A $2.7 mil­lion grant from the National Cancer Insti­tute will fund research on how the tobacco, fast-​​food and sweetened-​​beverage indus­tries use and exploit the con­cept of per­sonal respon­si­bility and choice, and the resulting effect on public health. The five-​​year project, led by North­eastern Uni­ver­sity law pro­fessor and leading public health advo­cate Richard Day­nard, will ana­lyze legal and reg­u­la­tory forums, adver­tising, public rela­tions efforts and the news media.

As the inci­dence of obesity-​​caused health prob­lems and can­cers rises, con­tends Day­nard, the food industry has begun emu­lating pat­terns pio­neered by the tobacco industry: shifting blame from source to con­sumer to avoid lia­bility and lit­i­ga­tion. While such rhetoric in adver­tising and public rela­tions is well doc­u­mented, its use in the judi­cial, reg­u­la­tory and leg­isla­tive forums that have the most direct legal impli­ca­tions remains largely unexplored.

Our goal is to examine how the tobacco industry has used per­sonal respon­si­bility rhetoric to influ­ence courts, leg­is­la­tures, reg­u­la­tory agen­cies and public opinion, and to see to what extent the food and bev­erage indus­tries have made use of sim­ilar strate­gies,” said Day­nard. “If the burden for addressing the harm is left with the con­sumer rather than the man­u­fac­turer, the man­u­fac­turer benefits—often at the expense of public health,” he added.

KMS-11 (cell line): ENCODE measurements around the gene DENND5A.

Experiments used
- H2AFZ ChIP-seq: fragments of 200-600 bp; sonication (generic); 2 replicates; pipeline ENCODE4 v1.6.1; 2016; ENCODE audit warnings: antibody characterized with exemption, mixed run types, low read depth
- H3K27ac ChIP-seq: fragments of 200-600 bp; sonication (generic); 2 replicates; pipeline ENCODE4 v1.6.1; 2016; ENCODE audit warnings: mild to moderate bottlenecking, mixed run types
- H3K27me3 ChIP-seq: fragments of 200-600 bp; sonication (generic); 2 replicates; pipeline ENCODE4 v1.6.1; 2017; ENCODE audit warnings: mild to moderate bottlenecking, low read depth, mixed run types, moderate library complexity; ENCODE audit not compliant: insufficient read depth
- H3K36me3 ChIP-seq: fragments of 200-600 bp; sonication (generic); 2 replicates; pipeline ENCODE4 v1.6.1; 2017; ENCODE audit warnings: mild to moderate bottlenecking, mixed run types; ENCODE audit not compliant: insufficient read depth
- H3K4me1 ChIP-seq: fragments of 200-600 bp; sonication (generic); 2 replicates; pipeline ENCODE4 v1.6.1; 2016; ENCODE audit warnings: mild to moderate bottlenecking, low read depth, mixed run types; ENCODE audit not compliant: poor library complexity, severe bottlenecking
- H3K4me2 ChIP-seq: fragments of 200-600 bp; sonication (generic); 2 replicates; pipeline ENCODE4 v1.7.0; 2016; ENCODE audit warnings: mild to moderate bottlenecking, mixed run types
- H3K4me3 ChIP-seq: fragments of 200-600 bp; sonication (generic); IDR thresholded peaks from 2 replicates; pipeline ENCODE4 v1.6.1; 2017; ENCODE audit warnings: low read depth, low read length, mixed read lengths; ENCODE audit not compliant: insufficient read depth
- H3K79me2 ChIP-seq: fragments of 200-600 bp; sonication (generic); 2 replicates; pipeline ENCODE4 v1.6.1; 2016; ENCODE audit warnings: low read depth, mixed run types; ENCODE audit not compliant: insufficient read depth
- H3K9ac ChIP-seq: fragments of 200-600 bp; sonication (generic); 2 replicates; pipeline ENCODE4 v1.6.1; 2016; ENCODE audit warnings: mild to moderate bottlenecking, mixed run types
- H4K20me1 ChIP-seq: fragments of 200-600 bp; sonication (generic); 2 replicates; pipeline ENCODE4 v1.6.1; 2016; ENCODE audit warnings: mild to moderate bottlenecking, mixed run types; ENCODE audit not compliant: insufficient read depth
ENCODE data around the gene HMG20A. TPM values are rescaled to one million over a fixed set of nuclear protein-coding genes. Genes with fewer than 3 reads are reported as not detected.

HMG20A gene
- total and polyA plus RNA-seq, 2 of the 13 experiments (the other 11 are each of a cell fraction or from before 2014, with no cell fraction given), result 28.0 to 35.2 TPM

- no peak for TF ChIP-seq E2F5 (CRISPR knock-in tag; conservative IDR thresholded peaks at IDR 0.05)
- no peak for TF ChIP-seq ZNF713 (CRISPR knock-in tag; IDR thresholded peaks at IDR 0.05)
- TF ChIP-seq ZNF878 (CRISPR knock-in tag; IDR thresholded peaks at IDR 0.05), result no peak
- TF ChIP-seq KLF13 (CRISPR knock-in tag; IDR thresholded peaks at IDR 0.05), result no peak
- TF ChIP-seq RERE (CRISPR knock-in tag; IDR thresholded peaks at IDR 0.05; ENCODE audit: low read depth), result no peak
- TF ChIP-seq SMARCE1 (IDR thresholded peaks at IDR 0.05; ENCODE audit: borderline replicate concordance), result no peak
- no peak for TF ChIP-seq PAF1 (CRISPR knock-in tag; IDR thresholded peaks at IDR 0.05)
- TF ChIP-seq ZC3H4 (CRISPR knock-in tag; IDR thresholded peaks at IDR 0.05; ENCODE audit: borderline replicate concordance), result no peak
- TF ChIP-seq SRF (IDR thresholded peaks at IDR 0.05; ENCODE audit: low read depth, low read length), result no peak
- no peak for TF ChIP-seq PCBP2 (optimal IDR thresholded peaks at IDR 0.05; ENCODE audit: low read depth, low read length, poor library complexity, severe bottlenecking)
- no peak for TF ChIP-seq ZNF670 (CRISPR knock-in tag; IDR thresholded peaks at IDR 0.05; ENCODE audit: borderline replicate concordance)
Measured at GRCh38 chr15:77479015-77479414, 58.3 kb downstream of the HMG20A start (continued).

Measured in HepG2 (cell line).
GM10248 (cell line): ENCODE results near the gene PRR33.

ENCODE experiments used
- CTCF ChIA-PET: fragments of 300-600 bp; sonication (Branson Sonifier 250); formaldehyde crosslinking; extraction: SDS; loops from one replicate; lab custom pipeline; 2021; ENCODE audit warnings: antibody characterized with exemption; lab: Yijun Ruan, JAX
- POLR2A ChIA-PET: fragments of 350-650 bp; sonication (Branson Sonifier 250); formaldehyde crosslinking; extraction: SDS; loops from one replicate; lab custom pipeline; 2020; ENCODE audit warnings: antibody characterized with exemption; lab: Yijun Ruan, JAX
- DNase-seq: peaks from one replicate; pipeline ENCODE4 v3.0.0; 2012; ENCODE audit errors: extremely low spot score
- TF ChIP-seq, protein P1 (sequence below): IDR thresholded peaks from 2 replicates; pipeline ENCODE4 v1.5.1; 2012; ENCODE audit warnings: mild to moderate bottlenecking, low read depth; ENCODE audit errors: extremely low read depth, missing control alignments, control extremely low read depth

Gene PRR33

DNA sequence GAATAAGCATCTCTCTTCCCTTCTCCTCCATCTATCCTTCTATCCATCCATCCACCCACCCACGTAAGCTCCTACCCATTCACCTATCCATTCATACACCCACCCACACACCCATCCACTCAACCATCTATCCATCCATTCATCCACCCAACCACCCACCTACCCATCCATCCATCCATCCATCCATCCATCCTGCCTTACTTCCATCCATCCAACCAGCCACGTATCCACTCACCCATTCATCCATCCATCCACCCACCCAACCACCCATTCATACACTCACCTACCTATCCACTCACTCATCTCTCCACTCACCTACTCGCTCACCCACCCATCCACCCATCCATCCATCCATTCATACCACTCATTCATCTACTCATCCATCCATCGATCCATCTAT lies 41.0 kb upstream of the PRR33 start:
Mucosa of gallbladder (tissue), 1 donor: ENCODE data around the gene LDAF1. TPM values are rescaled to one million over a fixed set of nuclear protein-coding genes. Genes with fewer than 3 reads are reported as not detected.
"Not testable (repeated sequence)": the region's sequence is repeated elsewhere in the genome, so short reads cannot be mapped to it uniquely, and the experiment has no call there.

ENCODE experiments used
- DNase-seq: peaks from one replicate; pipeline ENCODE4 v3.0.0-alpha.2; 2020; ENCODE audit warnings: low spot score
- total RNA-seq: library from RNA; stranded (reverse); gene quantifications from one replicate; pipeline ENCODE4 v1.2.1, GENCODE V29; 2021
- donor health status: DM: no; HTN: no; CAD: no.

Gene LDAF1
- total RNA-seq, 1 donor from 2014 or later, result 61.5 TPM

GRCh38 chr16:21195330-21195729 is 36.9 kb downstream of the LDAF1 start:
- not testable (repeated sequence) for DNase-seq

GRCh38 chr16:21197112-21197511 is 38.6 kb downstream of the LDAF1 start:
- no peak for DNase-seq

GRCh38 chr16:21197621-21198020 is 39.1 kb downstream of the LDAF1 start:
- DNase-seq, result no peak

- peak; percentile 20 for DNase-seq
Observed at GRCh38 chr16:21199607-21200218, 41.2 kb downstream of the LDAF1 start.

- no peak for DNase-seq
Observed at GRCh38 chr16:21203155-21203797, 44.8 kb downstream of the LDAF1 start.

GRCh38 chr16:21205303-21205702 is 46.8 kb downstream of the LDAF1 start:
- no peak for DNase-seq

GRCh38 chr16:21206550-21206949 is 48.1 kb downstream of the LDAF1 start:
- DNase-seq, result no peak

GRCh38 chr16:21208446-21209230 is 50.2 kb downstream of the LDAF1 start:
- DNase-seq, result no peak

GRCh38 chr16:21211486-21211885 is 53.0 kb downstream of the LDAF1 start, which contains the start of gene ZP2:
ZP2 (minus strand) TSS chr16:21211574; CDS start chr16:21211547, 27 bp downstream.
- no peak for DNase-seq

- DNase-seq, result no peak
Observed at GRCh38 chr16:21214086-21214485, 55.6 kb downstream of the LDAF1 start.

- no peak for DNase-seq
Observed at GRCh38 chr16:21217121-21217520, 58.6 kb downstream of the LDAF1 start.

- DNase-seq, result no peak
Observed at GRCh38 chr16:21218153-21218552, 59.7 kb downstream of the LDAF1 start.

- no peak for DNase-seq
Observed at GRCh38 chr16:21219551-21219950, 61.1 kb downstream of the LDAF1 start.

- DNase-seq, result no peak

Per­sonal respon­si­bility rhetoric affects the out­come of con­sumer law­suits and is a sig­nif­i­cant hurdle to the imple­men­ta­tion of public-​​health reg­u­la­tions and statutes, such as mar­keting restric­tions, access to the courts, and clean indoor-​​air laws. The researchers hope their inves­ti­ga­tions will increase under­standing of how such public health poli­cies and policy-​​based inter­ven­tions are both cre­ated and impeded.

News trans­mit­ting judi­cial, reg­u­la­tory, and leg­isla­tive infor­ma­tion and deci­sions to the public sets the agenda and frames the debate for the public and policy. More impor­tantly, the news media accord legit­i­macy and cred­i­bility to the topics they cover, thus poten­tially influ­encing public opinion and legal pro­ceed­ings,” added Daynard.

A pro­fessor and pres­i­dent of the Public Health Advo­cacy Insti­tute at Northeastern’s School of Law, Day­nard is at the fore­front of an inter­na­tional move­ment to estab­lish the legal respon­si­bility of the tobacco industry for tobacco-​​induced death, dis­ease and dis­ability, and is an inter­na­tional leader in com­bating the obe­sity epidemic.

The project will be car­ried out in col­lab­o­ra­tion with North­eastern School of Law’s Public Health Advo­cacy Insti­tute and with the Berkeley Media Studies Group.

For more infor­ma­tion on Daynard’s research and the Public Health Advo­cacy Insti­tute, please visit: http://​www​.north​eastern​.edu/​l​a​w​/​a​c​a​d​e​m​i​c​s​/​f​a​c​u​l​t​y​/​d​i​r​e​c​t​o​r​y​/​d​a​y​n​a​r​d​.​h​tml